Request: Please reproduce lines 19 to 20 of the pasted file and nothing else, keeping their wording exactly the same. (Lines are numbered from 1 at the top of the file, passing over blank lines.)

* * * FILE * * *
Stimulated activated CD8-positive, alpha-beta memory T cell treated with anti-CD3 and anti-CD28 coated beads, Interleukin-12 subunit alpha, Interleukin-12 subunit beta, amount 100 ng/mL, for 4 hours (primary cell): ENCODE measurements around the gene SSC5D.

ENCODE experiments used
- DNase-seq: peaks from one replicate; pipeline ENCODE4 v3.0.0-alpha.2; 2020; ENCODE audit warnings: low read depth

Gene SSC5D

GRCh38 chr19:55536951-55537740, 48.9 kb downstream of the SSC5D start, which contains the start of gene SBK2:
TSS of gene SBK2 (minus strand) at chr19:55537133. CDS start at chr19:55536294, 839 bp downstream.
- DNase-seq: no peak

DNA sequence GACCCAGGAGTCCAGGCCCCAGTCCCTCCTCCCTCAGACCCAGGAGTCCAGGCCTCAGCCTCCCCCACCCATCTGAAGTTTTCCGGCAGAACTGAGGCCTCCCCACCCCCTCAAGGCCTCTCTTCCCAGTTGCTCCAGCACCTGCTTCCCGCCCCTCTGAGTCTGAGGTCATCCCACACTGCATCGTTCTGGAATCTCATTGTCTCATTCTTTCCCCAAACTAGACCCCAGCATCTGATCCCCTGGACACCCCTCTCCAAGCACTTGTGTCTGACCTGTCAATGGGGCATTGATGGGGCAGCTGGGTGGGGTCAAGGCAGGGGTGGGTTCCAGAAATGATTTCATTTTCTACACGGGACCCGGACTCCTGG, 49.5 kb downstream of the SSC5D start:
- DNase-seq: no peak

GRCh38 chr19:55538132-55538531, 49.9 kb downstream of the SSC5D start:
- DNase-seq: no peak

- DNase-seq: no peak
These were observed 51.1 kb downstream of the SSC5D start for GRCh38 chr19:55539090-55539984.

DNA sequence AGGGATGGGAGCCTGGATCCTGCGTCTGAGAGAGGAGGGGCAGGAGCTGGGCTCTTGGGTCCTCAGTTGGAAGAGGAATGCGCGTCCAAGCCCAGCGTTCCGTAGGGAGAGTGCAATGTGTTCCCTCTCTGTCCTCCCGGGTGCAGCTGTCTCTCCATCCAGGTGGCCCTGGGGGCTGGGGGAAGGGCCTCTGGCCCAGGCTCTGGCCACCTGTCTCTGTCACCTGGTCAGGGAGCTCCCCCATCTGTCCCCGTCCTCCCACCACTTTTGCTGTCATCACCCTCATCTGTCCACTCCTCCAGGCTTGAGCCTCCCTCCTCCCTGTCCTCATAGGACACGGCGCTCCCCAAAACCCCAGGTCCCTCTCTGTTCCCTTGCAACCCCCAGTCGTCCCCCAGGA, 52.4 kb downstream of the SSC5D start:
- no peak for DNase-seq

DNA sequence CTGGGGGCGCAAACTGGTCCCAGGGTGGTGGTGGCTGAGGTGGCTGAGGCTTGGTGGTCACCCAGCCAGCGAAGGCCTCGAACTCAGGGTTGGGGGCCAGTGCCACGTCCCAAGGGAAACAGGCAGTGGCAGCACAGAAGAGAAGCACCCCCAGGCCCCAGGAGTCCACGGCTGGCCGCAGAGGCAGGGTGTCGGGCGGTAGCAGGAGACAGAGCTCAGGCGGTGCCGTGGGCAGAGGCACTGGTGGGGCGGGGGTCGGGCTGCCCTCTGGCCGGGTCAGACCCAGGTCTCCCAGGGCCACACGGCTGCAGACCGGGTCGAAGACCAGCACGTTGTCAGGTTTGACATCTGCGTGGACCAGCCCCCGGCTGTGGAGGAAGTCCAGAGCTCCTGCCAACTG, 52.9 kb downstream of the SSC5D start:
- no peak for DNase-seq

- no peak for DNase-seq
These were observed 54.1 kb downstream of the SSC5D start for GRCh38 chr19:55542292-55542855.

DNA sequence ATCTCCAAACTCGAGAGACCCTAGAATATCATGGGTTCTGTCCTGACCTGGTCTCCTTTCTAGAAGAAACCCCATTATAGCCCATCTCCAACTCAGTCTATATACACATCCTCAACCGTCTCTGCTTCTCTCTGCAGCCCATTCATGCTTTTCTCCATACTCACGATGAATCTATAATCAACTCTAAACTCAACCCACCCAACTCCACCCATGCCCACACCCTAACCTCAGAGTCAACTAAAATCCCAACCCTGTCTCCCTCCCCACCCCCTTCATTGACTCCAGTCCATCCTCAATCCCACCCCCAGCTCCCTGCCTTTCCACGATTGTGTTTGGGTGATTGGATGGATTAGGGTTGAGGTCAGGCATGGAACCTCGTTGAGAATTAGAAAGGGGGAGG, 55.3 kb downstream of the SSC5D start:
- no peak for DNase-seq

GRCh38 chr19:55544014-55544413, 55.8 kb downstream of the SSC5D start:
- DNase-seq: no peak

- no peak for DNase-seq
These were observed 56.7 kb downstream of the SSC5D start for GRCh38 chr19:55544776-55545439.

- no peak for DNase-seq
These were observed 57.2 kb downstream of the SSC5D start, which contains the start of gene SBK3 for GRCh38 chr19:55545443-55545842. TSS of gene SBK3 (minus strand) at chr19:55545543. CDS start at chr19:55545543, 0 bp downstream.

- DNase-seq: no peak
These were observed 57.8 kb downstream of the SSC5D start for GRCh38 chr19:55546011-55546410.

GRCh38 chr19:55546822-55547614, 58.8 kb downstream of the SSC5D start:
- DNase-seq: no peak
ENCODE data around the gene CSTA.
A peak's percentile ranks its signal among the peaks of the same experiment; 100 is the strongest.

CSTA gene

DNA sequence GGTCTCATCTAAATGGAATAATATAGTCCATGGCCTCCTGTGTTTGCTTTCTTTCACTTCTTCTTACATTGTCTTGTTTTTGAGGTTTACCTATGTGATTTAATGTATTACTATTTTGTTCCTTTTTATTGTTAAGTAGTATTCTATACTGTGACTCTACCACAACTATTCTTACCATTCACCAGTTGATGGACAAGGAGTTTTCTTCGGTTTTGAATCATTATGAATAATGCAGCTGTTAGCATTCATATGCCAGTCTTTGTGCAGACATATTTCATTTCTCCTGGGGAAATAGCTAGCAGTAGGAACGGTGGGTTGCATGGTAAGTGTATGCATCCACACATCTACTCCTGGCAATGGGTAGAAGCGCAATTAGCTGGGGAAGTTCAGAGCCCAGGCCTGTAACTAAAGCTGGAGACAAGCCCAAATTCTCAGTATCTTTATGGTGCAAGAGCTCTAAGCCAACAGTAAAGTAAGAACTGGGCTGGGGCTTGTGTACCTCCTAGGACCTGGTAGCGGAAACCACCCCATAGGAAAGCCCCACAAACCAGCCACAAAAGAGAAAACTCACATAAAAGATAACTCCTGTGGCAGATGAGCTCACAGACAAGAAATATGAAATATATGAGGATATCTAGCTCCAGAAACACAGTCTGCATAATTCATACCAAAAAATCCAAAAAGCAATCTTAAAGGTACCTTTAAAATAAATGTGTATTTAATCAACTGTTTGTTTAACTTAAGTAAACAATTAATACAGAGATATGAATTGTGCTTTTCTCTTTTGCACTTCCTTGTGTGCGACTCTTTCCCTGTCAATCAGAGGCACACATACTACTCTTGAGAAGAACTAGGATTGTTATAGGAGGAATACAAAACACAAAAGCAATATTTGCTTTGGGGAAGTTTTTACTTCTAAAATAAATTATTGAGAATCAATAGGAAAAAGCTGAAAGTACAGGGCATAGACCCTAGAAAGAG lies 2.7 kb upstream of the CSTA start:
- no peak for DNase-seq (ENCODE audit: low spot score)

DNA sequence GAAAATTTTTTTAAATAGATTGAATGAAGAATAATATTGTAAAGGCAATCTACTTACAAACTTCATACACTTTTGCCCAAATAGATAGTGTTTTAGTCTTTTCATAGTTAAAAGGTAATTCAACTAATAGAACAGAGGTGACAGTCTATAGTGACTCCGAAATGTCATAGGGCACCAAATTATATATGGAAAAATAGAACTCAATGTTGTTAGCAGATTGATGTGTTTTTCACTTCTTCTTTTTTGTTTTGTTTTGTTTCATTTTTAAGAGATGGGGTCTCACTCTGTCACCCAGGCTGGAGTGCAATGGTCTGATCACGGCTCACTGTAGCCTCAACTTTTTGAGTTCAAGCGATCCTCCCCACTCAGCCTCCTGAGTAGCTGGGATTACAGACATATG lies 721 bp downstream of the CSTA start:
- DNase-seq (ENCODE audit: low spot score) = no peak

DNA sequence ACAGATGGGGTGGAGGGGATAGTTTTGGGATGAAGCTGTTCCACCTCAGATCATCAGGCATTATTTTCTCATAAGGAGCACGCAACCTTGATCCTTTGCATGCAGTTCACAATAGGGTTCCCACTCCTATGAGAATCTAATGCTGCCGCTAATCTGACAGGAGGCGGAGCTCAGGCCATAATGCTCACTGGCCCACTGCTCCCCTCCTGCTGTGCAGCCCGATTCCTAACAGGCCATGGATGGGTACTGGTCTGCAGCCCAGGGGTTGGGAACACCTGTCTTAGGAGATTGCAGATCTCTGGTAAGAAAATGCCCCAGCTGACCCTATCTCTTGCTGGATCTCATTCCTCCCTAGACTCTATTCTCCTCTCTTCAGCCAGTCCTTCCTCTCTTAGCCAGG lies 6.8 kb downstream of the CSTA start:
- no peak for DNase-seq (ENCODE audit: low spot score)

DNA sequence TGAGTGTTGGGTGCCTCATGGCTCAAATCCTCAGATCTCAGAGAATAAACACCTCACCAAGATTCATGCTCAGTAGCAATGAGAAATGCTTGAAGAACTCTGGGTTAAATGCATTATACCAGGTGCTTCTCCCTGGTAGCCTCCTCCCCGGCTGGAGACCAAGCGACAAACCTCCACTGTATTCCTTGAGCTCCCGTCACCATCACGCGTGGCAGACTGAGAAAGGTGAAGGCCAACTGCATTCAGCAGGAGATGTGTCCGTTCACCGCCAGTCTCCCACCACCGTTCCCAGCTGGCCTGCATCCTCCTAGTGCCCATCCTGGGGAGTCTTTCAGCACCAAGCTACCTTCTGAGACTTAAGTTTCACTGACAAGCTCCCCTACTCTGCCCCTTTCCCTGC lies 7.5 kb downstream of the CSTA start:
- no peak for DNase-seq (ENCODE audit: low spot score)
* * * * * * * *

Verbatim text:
These were observed 54.1 kb downstream of the SSC5D start for GRCh38 chr19:55542292-55542855.

DNA sequence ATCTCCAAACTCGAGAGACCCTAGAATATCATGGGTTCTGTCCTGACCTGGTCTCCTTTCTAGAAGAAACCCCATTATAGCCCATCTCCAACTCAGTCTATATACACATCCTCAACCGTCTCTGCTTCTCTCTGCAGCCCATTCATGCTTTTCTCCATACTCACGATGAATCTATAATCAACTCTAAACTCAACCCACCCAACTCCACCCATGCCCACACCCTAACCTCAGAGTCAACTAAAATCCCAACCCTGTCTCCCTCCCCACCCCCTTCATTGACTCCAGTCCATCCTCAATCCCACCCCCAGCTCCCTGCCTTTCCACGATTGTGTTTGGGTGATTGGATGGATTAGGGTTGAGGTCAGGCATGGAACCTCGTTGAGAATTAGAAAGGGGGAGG, 55.3 kb downstream of the SSC5D start: